A recent study by The Independent has found that members of the student body across the UK are beginning to question whether their final classifications are being affected by subjective marking. Students reading humanities disciplines, in which answers are mostly subjective, have been particularly vocal on this matter, with some insisting that it has affected their module choices.
A third year humanities student studying History at the University of Reading said: “As students, we’re only supposed to be marked for what’s on the page, but I’ve had a few cases where a tutor has discounted marks for missing information. However, only some tutors seem to do this.”
“Similarly, when writing a piece in a humanities subject, the whole point is to build an argument. Even when the tutors try to mark fairly, they are bound to find more marks to give to those students that agree with the marker’s own views.”
If this is the case, it has the potential to severely affect the final results of some students.
At the University of Reading, an anonymous approach to the marking of student papers is adopted, ensuring that there is no possibility of a marker’s bias towards a student affecting their results. Internal and external moderation of marking is also practiced at the University, however the guidelines indicate that not every paper may be subjected to internal moderation, and that the University needs only to provide the right of access to external moderators.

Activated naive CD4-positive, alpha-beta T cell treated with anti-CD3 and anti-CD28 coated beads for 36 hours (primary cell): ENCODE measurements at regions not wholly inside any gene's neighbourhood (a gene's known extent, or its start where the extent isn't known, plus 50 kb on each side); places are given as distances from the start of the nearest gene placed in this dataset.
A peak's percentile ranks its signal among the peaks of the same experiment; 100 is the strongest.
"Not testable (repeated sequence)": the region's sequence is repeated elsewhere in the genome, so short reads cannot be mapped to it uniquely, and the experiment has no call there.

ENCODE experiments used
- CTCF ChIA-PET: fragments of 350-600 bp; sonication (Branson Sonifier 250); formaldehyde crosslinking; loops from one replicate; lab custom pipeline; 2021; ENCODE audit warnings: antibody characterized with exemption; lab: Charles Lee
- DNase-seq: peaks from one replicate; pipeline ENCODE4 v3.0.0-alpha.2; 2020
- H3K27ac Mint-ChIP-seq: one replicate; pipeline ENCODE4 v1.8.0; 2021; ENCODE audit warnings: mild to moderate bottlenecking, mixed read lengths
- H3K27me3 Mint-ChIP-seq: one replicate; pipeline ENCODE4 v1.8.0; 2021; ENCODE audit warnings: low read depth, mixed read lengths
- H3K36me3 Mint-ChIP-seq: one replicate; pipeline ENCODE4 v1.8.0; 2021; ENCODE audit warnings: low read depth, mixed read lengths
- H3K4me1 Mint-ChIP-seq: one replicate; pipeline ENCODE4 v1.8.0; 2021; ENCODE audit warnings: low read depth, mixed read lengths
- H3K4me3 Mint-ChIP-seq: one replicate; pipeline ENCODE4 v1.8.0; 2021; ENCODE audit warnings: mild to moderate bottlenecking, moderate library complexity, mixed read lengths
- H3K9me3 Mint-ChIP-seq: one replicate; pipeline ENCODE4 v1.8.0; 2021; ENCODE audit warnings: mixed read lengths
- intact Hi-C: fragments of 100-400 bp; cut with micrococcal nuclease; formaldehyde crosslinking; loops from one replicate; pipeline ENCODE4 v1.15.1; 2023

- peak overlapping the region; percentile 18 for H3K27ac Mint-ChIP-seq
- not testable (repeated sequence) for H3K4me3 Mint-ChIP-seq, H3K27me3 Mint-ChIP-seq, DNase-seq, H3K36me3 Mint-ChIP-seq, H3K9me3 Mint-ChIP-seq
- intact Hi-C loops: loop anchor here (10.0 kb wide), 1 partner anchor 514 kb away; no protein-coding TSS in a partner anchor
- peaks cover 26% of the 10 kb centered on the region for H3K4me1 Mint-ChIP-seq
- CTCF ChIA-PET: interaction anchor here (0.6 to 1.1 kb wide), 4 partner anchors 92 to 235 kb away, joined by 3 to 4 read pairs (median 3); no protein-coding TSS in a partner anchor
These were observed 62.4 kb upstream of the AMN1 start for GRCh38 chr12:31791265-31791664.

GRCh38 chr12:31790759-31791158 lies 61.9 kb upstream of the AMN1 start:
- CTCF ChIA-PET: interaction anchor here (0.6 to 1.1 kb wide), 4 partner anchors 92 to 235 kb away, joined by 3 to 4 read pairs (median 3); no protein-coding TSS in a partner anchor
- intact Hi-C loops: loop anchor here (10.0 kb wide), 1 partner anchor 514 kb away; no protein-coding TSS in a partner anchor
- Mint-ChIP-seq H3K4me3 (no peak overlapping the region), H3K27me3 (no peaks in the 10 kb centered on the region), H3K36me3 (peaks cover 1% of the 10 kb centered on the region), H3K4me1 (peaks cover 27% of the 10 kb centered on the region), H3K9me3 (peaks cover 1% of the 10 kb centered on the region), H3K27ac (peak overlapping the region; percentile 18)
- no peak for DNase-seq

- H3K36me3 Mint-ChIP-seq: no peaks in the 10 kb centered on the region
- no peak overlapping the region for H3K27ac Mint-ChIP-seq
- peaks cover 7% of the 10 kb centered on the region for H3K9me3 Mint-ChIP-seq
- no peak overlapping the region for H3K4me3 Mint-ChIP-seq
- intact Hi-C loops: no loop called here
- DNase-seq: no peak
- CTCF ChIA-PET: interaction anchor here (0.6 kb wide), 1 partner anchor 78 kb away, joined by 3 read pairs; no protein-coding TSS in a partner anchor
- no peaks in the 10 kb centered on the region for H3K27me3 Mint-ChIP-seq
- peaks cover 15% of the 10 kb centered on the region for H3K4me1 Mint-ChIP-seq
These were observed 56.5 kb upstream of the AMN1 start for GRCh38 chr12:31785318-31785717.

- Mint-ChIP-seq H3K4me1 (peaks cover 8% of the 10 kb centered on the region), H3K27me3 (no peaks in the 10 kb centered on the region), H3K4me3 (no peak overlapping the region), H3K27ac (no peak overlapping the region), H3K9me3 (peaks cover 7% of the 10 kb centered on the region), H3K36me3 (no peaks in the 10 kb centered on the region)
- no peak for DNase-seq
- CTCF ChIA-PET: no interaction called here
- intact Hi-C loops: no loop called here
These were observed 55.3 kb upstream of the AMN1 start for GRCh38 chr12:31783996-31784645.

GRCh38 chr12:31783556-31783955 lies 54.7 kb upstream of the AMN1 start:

The guidelines state that: “Double marking of the whole cohort is a suitable method of moderation for cohorts of eight or fewer…Otherwise, where possible, moderation of a sample should be arranged. The sample should contain a meaningful proportion of the total candidates, but it is suggested that a minimum of eight candidates might in most cases be appropriate.”
“External Examiners have the right of access to all assessed work which contributes to an award. In practice, in most cases they will necessarily concentrate on a sample of assessed work”
This, for some students, does not seem to entirely solve the issue of subjective marking, in particular across different course modules and the third year History student added: “I know the departments try to keep things on a level playing field with moderated marking, but sometimes the people moderating don’t have the same understanding of the subject as our subject tutors, and therefore don’t always pick up on the same issues.”
Whilst this may be the case, it is difficult to imagine a fairer way to conduct the marking of subjective examination papers – all markers adhere to a list of marking criteria for individual modules that is established and regularly assessed by the module’s representatives With this in mind, a solution could be to attempt to establish a better understanding between the student and the subject tutor who marks the assignments of what is expected, so that the individual styles and theories of tutors may be better understood. However, with only one hour a week of personal contact hours with subject tutors for first and second years, and two hours a week for final years, many students may find this to be a difficult task.